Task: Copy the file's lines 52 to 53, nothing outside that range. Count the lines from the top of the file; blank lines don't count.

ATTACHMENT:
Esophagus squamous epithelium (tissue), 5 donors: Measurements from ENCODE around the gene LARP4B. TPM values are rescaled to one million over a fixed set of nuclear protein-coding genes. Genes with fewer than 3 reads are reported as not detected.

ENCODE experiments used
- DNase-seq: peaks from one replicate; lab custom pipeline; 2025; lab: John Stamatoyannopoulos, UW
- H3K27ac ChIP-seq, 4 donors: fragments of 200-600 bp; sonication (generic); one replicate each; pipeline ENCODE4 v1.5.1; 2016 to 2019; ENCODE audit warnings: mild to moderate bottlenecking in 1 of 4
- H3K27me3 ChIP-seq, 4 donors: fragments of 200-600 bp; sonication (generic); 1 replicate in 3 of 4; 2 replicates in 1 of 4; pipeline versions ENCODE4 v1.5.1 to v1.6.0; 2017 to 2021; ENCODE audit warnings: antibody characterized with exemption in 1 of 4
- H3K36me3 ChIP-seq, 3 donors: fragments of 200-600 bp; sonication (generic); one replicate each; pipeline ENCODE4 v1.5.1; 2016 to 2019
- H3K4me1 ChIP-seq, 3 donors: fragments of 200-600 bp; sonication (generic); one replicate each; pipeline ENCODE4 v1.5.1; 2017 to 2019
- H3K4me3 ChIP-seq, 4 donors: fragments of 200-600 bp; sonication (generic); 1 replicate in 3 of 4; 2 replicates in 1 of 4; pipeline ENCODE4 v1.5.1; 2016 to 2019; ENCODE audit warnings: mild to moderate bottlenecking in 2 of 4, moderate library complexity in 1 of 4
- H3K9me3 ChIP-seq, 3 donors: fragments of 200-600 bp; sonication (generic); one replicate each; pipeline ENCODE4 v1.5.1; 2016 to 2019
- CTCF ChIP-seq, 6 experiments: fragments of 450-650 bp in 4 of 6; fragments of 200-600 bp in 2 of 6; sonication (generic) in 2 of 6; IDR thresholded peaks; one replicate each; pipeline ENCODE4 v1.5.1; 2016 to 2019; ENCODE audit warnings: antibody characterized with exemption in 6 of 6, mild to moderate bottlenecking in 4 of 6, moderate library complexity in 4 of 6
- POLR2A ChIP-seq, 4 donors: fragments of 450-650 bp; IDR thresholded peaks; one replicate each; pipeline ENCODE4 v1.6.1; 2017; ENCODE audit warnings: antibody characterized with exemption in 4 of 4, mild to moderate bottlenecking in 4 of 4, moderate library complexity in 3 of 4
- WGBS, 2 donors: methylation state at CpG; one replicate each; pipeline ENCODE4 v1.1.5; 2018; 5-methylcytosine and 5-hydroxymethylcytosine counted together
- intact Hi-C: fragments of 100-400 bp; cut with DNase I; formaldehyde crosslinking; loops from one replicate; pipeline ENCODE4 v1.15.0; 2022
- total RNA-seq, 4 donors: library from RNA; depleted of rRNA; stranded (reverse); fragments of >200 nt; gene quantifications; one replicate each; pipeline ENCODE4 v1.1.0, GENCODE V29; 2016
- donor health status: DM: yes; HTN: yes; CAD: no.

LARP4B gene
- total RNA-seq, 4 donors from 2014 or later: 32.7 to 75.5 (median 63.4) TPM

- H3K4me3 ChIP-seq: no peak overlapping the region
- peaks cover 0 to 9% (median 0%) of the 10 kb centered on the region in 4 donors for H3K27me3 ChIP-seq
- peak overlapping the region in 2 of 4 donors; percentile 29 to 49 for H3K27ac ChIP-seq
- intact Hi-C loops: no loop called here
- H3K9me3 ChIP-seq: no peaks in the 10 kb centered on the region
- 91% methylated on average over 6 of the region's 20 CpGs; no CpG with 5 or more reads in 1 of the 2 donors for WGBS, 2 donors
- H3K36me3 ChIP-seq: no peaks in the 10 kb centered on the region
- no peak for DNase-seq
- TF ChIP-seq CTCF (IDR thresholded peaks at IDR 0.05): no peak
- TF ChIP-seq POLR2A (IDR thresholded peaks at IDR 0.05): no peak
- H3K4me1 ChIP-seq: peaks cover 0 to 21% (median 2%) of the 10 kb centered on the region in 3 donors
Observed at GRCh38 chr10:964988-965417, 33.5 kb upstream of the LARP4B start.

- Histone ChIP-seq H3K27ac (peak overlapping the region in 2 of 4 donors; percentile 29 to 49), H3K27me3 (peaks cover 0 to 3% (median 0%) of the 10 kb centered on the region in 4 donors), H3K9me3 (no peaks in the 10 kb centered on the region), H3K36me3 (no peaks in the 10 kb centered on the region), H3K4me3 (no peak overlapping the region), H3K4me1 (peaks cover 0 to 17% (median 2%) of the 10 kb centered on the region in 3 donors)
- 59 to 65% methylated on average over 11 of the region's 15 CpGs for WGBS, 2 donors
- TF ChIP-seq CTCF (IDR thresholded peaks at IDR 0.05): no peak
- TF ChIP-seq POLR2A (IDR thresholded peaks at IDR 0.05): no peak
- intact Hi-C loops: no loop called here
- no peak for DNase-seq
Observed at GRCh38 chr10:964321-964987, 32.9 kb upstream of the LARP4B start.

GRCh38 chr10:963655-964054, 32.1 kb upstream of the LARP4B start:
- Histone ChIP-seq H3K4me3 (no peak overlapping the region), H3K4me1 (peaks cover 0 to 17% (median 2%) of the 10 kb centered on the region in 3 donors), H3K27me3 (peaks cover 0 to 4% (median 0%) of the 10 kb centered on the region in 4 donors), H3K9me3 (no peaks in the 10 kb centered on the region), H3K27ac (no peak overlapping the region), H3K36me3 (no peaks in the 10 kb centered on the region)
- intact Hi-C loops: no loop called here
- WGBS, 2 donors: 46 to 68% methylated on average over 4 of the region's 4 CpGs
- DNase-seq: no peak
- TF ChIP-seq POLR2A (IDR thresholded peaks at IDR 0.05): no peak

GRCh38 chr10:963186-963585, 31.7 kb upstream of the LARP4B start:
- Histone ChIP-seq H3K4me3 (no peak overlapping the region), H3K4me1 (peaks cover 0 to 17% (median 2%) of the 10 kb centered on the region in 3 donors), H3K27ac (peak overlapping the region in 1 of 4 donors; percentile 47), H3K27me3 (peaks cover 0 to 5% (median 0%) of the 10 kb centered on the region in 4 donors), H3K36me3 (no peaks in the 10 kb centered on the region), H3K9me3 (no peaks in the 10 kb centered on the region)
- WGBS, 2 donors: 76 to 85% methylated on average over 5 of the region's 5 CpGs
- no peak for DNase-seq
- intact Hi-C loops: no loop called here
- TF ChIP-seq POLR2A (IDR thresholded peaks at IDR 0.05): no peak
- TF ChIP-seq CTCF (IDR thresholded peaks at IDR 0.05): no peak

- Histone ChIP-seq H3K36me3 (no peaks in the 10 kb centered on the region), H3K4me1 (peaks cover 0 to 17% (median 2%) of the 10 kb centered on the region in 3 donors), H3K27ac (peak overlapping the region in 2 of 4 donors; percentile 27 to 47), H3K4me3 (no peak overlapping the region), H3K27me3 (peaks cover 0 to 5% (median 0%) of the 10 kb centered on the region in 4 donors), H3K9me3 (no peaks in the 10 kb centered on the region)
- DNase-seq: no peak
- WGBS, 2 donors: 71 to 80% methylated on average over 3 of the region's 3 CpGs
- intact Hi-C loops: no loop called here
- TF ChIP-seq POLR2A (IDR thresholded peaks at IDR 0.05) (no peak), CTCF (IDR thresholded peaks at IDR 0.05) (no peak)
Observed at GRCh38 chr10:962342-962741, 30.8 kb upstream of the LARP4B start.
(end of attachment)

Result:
- WGBS, 2 donors: 71 to 80% methylated on average over 3 of the region's 3 CpGs
- intact Hi-C loops: no loop called here